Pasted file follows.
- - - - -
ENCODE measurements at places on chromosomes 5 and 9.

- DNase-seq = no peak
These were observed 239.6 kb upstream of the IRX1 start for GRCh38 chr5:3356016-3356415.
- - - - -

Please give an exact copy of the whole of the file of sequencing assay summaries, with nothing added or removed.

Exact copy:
ENCODE measurements at places on chromosomes 5 and 9.

- DNase-seq = no peak
These were observed 239.6 kb upstream of the IRX1 start for GRCh38 chr5:3356016-3356415.